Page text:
Andrea Haydon eclipse artist.

Worth a Look

Art is magical, in that it has the ability to tell a story without uttering a single word. Art can evoke emotion and has been used for centuries as a stand-in for words, when they simply aren’t available.

Noblesville native Andrea Haydon has made a career out of this very process. She draws from an art-school background of technical skills and creative thinking, in combination with diverse real-world experiences. With each piece she tells a story, be it with watercolor drawings, charcoal, a mural painted in one of the many places you might have glimpsed around Indianapolis, or, most recently, a graphic celebrating the upcoming eclipse that she created for the residents here in Hamilton County.

If you’re lucky enough to live in Hamilton County, you will know just how important it is to the powers-that-be to cultivate the arts, and celebrate these once-in-a-lifetime happenings such as the solar eclipse on April 8. You will also know how important it was for Hamilton County to find one of their own for the job.

Andrea Haydon

Haydon is one of the lucky few who knew at the young age of 6 that she wanted to be an artist. She would grab her palette and brush, and proclaim to the world that she was here to make it beautiful. After graduation she attended Herron School of Art + Design, and then went on to study experiential art and design in Hesse, Germany. This journey, spanning a few continents, led her right back to Indianapolis, where she became part of the design team that created the graphics for Super Bowl XLVI.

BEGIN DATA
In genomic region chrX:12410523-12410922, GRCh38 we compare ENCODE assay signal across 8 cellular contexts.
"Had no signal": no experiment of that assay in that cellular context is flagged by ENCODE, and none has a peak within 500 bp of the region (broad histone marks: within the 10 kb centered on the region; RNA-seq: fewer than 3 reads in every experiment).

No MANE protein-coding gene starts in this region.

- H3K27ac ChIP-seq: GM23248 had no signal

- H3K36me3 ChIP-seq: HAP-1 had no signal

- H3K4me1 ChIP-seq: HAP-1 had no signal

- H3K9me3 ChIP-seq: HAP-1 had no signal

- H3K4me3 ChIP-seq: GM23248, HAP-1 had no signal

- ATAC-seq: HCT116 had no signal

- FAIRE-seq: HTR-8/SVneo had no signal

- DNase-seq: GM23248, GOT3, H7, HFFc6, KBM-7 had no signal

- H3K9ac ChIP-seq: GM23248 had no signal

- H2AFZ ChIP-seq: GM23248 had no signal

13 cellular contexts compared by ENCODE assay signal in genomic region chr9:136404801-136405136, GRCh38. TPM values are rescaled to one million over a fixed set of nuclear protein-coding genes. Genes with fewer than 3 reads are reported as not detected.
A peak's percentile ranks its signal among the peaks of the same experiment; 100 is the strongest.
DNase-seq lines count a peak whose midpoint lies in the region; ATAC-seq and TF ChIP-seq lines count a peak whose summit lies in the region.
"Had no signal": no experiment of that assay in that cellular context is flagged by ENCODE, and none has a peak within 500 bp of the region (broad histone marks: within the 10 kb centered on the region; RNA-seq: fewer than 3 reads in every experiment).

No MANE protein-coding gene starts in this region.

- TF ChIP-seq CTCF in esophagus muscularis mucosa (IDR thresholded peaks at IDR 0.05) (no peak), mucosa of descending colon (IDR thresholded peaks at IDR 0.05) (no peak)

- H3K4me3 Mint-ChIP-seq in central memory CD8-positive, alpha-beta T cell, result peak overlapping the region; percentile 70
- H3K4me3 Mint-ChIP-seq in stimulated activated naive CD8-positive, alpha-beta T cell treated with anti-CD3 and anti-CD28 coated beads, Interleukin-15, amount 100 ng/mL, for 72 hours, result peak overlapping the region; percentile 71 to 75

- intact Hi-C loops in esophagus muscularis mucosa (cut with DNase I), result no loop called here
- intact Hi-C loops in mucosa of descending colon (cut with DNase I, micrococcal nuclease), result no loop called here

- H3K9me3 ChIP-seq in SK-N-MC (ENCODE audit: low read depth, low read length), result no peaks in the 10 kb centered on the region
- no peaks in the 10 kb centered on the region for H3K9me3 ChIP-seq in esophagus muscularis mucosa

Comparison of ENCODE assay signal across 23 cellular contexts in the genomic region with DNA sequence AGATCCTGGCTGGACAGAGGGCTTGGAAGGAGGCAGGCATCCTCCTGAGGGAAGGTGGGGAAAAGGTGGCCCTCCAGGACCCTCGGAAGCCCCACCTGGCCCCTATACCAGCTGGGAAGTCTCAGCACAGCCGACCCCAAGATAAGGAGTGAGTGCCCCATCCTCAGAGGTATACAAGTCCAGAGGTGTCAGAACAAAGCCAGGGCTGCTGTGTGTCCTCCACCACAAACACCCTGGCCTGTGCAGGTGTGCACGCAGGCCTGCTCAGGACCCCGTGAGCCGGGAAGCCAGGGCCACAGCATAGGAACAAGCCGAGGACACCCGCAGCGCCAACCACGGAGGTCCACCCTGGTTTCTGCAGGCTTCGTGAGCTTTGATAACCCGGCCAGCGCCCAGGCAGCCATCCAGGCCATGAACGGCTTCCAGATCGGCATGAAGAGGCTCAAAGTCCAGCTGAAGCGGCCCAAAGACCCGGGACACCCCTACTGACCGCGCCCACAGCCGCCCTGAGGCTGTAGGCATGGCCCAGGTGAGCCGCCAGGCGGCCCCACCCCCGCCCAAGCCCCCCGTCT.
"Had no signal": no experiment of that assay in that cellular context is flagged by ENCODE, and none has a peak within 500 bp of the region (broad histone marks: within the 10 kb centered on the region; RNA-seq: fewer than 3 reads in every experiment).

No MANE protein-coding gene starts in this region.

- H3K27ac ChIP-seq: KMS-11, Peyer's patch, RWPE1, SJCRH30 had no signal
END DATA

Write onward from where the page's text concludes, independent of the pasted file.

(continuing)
This recent commission for the solar eclipse was full-circle for Haydon, landing her right back in the county she grew up in. As she thought about how to make the piece special and unique, she knew she wanted to tell a story. “You can’t just make pretty things,” she says. “You have to back up your work with a story so that it resonates more with the audience. It makes them feel something.”

With the knowledge that the total eclipse will only be visible in a few select parts of the country, Hamilton County being one of them, she chose a map of the county as the backdrop to bring her audience into the local excitement of the eclipse, with the sun and moon in the foreground. “It’s a subtle yet important nod to Hamilton County,” she says.

She feels lucky and privileged to be hired, and doesn’t take it lightly that she was given the opportunity not only because of her reputation and skill, but also because of her Hamilton County roots.

Haydon’s charcoal designs are not only unique because they are storytelling masterpieces, but they are also one of a kind for the simple fact that she makes her own charcoal from the trees and sticks found in Garfield Park, where she lives with her cat, Karl.

You can find her work online and contact her at, and commission a piece of your very own.

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